Halide Edib (Adıvar)'s appeal to the American public for justice for the Turks
Stanford J. Shaw
University of California Los Angeles. Bilkent University, Ankara, Turkey.
Keywords: Halide Edib Adıvar, United States, Ottoman Empire, Mustafa Kemal Atatürk, Lausanne Conference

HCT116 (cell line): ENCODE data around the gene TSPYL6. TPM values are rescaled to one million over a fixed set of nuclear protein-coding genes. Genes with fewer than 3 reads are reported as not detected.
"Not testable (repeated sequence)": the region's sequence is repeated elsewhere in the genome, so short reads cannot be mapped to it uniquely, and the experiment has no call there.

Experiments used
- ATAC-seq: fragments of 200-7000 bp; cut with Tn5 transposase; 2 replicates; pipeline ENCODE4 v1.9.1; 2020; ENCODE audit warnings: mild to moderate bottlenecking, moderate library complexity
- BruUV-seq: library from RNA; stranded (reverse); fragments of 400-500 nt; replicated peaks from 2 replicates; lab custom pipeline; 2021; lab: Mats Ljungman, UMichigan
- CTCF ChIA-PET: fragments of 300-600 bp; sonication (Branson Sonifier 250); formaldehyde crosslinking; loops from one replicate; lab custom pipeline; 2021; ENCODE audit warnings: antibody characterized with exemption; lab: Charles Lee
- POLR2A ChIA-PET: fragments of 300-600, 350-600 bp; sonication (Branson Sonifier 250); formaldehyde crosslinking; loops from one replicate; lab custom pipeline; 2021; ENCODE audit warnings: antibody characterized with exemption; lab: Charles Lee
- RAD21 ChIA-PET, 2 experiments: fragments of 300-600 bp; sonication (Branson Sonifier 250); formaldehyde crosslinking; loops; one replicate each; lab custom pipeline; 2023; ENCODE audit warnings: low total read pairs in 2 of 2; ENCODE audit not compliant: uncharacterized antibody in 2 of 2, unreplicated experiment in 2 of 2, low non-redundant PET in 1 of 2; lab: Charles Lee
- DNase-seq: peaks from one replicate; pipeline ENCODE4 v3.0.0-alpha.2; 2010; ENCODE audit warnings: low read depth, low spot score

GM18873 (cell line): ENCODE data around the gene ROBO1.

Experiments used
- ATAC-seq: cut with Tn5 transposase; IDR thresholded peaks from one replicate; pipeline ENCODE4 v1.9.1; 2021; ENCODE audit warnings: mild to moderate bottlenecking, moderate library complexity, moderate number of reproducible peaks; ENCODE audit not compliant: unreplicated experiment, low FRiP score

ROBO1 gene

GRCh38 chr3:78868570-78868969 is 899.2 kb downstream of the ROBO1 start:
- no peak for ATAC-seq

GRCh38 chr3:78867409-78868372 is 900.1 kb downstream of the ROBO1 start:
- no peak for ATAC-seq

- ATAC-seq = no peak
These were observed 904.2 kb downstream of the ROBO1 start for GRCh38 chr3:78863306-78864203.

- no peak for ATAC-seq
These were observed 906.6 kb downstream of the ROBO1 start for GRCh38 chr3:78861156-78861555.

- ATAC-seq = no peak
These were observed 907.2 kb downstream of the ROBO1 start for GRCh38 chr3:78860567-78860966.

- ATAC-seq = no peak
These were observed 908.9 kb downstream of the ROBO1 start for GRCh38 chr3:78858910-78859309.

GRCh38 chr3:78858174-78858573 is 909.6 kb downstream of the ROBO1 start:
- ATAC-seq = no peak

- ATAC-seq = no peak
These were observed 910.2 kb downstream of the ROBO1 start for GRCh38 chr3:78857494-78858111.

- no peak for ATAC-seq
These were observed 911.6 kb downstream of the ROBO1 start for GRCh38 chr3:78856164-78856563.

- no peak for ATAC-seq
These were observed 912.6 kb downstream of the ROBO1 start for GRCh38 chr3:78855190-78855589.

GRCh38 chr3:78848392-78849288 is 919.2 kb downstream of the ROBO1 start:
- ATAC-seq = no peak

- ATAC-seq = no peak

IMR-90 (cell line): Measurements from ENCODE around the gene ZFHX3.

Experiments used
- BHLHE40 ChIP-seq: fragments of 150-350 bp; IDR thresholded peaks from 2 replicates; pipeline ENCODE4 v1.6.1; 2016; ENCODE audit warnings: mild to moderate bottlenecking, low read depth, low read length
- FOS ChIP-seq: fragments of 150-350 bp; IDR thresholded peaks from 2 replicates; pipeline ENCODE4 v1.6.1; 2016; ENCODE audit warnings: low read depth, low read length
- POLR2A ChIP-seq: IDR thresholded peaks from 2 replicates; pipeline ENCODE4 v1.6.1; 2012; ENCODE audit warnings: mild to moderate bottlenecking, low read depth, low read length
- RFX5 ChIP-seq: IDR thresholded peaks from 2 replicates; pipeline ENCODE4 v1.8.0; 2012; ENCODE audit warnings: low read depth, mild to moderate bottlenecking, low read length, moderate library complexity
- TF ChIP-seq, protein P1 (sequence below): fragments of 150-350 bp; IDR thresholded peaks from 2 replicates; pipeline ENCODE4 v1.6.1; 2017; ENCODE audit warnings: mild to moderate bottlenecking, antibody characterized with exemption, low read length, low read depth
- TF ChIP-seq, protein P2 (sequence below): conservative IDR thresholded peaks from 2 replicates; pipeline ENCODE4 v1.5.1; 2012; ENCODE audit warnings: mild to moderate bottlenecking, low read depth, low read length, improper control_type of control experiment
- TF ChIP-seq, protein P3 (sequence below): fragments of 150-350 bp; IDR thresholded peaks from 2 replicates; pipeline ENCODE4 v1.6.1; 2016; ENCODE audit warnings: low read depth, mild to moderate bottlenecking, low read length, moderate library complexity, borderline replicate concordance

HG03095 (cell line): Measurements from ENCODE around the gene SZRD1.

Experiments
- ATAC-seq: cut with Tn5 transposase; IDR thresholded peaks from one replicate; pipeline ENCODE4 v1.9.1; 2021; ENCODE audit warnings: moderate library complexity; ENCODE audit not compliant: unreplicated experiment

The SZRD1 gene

This article presents an appeal written in 1919-1920 by Turkey's first major woman writer, novelist and newspaper reporter Halide Edib (Adıvar), to the people of the United States, entrusted to Lewis Edgar Browne, who was covering the Turkish War for Independence and the Russian Revolution and Civil War for the Chicago Daily News while the Paris Peace Conference was going on. Halide Edib believed that the people of the United States were without bias in considering the problems of the Ottoman Empire during and after World War I, and, that, as had been stated in President Woodrow Wilson's Fourteen Points, they wanted all the peoples of the Empire, including the Turks, to achieve independence in their own lands following the war. In her statement, she condemned the efforts then being made in Paris to blame on the Turks alone all the excesses and abuses that had gone in the war, pointing out that all the peoples of the Empire had sinned and been sinned against, all had suffered terribly from massacre and starvation, not only the Sultan's Christian subjects, and that the Turks, like the others, therefore deserved to achive independence in the areas of Anatolia and Thrace where they constituted large majorities of the population. In the end, this appeal fell on deaf ears. Halide Edib did not understand that the minds of the people of the Christian West had been so poisoned against Muslims by wartime propaganda that the accusations were being used as pretexts to deny to them rights that were being granted to their Christian neighbors. In the end, it was not such appeals for justice and understanding, then, but the force applied by the Turkish national resistance movement led by Mustafa Kemal Atatürk that achived an independent existance for the Empire's Turkish subjects as a result of the Lausanne Conference and the establishment of the Turkish Republic in 1923.